Finally, we’ve got some increased visibility around how our MacBook Pro’s battery gets affected by screen brightness.
A new feature introduced in the recently launched fourth beta of macOS 10.12.3 has a “Display Brightness” alert that shows up if your screen is set to a brightness of more than 75%.
Clicking the warning will automatically reduce screen brightness to 75%.
The power usage alert system is not new to this beta, but Apple has added screen brightness as part of its functionality.
The new MacBook Pro 2016 didn’t get off to a very good start last year. Battery life issues plagued it from the very beginning, and that problem escalated as we drew near the end of the year. In fact, the problem got so bad at one point that Consumer Reports wasn’t even recommending the MacBook Pro 2016 with OLED Touch Bar as a preferred laptop.
That changed after Apple pushed the macOS 10.12.3 beta 4 last week, and the site now includes the new laptops in its recommendations. According to the report:
“With the updated software, the three MacBook Pros in our labs all performed well, with one model running 18.75 hours on a charge. We tested each model multiple times using the new software, following the same protocol we apply to hundreds of laptops every year.”
Consumer Reports retested three models to arrive at this decision: two 13-inch models (one with Touch Bar and one without) and a 15-inch model.
Despite problems with battery life, the MacBook Pro 2016 series laptops have been selling fairly well. According to a Slice Intelligence report published in November, MacBook Pro 2016 generated more revenue than any other laptop in 2016.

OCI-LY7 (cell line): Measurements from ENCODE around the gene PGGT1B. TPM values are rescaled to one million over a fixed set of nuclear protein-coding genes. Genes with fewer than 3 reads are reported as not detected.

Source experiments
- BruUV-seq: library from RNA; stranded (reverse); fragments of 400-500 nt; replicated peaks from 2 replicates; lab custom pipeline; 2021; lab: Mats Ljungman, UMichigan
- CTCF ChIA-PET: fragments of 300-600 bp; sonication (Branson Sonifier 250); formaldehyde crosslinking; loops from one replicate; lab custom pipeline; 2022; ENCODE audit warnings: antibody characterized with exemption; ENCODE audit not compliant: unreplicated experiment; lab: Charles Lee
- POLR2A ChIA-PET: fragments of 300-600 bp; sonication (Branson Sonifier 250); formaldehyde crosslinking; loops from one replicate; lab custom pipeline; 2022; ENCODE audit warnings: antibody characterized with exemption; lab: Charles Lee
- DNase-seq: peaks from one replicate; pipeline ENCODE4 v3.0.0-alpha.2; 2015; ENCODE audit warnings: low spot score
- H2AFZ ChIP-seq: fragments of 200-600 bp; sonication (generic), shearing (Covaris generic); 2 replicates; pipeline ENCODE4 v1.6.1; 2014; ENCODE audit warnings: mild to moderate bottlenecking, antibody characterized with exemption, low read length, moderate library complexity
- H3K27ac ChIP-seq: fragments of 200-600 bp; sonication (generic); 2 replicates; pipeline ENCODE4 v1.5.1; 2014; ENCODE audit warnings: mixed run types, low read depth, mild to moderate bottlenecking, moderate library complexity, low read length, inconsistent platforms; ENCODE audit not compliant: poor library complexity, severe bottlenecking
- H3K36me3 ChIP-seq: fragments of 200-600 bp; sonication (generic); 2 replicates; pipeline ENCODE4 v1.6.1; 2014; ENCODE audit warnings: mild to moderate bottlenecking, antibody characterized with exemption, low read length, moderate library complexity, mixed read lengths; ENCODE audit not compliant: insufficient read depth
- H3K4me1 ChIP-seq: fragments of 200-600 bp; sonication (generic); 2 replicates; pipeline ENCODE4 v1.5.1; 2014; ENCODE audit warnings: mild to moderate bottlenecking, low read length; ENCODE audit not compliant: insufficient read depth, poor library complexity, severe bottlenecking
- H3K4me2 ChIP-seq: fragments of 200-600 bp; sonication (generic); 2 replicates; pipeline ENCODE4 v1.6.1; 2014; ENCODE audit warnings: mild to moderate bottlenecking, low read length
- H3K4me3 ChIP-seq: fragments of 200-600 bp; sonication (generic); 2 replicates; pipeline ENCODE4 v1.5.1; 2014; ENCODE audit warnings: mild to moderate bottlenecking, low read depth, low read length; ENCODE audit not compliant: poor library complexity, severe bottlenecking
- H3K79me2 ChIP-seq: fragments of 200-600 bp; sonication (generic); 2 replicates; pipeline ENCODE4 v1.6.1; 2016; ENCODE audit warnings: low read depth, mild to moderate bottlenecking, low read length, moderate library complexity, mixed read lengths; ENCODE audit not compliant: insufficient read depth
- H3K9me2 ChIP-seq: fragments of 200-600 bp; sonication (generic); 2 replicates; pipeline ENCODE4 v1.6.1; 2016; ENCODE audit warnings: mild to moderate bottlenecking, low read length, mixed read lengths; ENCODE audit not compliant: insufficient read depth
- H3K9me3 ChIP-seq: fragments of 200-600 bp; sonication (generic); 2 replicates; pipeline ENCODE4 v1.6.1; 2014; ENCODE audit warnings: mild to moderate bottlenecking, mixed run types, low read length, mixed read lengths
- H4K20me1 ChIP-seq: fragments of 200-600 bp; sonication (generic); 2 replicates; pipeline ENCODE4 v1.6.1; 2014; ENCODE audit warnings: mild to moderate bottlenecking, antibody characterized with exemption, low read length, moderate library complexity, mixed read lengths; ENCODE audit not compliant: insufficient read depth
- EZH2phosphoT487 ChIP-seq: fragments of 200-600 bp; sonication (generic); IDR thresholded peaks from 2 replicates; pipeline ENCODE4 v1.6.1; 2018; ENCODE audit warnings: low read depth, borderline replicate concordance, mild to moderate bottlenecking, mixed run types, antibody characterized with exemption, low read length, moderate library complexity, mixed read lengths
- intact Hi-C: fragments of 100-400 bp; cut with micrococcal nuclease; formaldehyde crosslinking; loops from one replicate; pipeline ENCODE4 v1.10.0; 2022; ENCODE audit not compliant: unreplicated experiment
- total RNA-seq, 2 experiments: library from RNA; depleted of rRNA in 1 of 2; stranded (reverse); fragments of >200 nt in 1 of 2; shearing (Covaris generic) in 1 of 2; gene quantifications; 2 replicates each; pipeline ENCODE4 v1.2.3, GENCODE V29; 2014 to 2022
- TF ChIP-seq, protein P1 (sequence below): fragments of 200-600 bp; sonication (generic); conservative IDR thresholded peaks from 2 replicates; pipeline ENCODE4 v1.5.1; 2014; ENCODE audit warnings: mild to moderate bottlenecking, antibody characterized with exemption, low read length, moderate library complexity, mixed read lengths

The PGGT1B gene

In fact, in the first five days of being available online, the MacBook Pro 2016 line generated 7X the revenue that the MacBook 2015 did over a similar period. The 2016 models also generated the same as 82% of the 2015 model’s entire sales, but in just five days after it was ready for orders.
As far as innovations go, the MacBook Pro 2016 isn’t really an iconic laptop. Bringing in the Touch Bar was definitely something new, but for a company with Apple’s reputation, there didn’t seem to be much in the way of revolutionary features. As a matter of fact, that they didn’t bring touch capability to the new MacBook Pro was disappointing.
But Apple is very clear about its plans to keep laptops separate from tablets and smartphones. It’s clearly not targeting the hybrid segment like other device makers like Lenovo or even Microsoft are. It’s a big market, but Apple apparently wants a clearly defined line to exist between the more mobile devices like iPhone and iPad, and what are essentially desktop devices like the MacBook Pro.
Will that ever change? Not likely, if Apple continues its line of thinking. But with all their device sales figures showing negative growth in 2016, they may well reconsider their market position and try to adapt. So far, they’ve kept their device segments as distinct as their operating systems, but if 2017 can’t turn things around for Apple device sales, they may be forced to consider alternatives.
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